As the time for the procession draws near, men of the community begin gathering. Dressed in their Sunday best, they all bear torches made of flowers. This torch is fairly simple, but many others were towering constructions. Prizes are given for various categories of torches.
Eventually the plaza in front of the church is full of men bearing torches. And then they begin. One will call out (with the beautiful rolling R of the Algarvean accent): “Ressuscitou…como disse!” All of the others will then join in: “Aleluia! Aleluia…aleluia.” Each “aleluia” is accompanied by a raising and lowering of the torch, and the last one is chanted in a tone that drops almost to a murmur. Then, spontaneously, someone else will call out, and the others will respond. This goes on through the whole procession, which takes considerable time. I am told on good authority that many of the men carry flasks of alcohol with them, to “keep their throats wet.” The men carefully avoid stepping on any of the flowers. (I’m guessing that after a few drinks from those flasks, they might not be quite so careful.)
Behind them come the Scouts, then a group of girls carrying a huge living cross (covered entirely in ivy leaves), and finally the church dignitaries. The first person who is allowed to step on the flowers is a banner bearer, and behind him comes the andor, or bier, which carries the church’s symbol of the Holy Ghost.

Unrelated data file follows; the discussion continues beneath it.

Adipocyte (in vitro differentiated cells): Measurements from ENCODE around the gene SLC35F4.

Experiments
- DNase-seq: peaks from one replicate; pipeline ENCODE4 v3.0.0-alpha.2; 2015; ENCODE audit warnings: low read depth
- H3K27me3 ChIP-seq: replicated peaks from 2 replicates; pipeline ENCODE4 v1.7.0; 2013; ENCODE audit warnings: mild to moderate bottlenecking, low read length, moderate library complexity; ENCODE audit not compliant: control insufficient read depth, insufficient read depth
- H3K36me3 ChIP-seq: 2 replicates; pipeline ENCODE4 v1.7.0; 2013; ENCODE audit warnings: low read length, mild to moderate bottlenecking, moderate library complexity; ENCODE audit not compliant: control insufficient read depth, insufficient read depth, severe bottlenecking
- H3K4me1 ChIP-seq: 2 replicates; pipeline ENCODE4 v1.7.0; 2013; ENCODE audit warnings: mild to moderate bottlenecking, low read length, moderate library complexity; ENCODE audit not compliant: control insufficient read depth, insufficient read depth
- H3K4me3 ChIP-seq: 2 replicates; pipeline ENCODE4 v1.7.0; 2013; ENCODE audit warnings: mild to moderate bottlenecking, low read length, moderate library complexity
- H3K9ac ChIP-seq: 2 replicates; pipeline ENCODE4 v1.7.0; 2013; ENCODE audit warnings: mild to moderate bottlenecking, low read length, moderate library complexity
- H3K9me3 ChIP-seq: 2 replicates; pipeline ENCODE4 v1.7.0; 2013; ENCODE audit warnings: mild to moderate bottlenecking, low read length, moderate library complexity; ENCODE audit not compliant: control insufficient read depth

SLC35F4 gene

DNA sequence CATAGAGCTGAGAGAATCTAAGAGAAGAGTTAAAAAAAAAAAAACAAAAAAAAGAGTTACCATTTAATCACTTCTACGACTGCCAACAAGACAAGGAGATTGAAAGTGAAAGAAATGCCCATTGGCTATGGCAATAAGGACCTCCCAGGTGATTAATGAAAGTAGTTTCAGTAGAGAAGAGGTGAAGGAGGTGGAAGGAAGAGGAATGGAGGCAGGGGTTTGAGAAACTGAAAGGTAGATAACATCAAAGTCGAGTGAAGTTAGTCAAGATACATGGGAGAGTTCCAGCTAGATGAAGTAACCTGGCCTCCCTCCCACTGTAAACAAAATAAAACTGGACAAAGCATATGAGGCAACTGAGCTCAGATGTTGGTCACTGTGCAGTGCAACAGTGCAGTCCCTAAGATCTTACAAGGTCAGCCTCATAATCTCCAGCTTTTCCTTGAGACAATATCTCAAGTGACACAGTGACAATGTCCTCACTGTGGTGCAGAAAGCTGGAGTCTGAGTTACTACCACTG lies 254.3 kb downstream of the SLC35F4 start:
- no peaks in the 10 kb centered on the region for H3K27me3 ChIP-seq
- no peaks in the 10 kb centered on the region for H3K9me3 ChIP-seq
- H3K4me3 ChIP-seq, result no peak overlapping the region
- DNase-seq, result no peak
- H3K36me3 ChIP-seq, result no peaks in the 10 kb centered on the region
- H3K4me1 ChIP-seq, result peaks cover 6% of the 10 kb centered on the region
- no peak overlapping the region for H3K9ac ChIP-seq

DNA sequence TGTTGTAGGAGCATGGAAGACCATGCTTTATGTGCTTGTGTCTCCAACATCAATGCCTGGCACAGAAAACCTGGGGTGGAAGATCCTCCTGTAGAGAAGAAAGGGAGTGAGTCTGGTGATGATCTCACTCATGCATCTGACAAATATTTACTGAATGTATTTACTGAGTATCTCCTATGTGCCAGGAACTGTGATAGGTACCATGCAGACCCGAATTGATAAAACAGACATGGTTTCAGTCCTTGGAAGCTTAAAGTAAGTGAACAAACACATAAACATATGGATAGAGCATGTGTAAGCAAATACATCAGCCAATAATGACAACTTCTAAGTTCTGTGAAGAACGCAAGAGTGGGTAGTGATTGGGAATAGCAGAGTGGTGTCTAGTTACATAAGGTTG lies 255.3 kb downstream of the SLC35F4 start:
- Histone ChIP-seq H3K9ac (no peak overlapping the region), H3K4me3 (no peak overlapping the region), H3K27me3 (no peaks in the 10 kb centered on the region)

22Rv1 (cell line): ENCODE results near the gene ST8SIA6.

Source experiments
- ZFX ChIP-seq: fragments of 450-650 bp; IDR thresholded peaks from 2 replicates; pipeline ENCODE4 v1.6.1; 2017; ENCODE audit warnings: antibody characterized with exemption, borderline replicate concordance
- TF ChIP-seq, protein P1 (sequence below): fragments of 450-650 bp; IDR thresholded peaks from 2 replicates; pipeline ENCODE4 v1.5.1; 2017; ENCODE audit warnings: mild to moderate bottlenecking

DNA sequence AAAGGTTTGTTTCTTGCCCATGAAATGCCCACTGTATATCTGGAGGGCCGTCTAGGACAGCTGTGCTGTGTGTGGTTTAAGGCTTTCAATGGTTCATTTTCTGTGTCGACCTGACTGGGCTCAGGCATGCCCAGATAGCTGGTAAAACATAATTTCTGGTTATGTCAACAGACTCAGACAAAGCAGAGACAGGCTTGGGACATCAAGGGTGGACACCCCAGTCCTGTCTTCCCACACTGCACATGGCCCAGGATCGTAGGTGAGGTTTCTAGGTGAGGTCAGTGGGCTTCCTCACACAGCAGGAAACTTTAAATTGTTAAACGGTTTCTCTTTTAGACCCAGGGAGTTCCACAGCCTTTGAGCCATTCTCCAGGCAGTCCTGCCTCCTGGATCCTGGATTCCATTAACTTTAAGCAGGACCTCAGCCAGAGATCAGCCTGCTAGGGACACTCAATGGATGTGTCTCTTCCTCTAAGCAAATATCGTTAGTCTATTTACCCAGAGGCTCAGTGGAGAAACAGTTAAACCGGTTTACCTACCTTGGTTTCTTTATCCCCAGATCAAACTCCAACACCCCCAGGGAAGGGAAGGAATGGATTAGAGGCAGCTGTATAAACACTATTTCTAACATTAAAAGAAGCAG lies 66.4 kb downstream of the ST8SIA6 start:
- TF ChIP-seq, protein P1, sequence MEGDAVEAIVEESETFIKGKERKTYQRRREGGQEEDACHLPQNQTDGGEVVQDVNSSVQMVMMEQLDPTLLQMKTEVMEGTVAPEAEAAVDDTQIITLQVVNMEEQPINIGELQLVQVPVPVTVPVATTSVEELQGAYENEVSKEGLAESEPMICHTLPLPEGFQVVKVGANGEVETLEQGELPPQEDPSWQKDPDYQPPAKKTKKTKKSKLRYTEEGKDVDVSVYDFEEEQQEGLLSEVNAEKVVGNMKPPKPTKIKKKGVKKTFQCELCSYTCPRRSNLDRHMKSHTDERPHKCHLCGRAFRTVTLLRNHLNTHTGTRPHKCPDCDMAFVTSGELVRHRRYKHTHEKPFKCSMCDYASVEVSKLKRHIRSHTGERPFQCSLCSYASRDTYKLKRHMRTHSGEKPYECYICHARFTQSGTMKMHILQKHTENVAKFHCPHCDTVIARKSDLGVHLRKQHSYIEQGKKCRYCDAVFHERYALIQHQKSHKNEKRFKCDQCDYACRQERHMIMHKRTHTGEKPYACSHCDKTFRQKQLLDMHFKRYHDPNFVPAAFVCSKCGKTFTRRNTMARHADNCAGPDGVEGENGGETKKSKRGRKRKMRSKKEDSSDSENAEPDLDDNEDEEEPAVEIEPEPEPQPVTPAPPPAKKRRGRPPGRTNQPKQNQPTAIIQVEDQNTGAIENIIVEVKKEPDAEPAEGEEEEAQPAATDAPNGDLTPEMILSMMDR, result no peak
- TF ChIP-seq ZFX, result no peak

Four men carry poles supporting the brocade cover over the andor, but I was very surprised to see that the bearers of the andor itself were all young women. Women are not usually allowed such important roles in Church events, and when I mentioned this to a local Portuguese resident (who hadn’t seen it), she was surprised as well. Maybe it’s a new tradition? If so, it’s a very welcome one.
After the andor comes the band — and a mass tromping of the flowers.
Once the band passes, it is officially open season on the carpet of flowers. Locals and visitors alike close in behind the band to follow the procession through town. The scent of the crushed flowers — especially the lavender blossoms and rosemary sprigs — is absolutely divine. I wanted to stay in town just to snort the air.
Those who aren’t following the procession will now hit the various cafés, though I did see a lot of people kneeling to handle and sniff various flowers and twigs.
My local source tells me that by the end of the event, when the torch-bearing men have gotten themselves a good snootful from their flasks (or from heading for the nearest bar afterwards), a fight often breaks out. I instantly imagined grown men in their Sunday suits, bashing each other over the head with their flower torches as petals flew everywhere. That would totally be worth the price of admission.
At any rate, the Procession of Torches really is a marvelous event, and has now earned a spot in our Easter tradition. Maybe next year I’ll get to see a flower fight.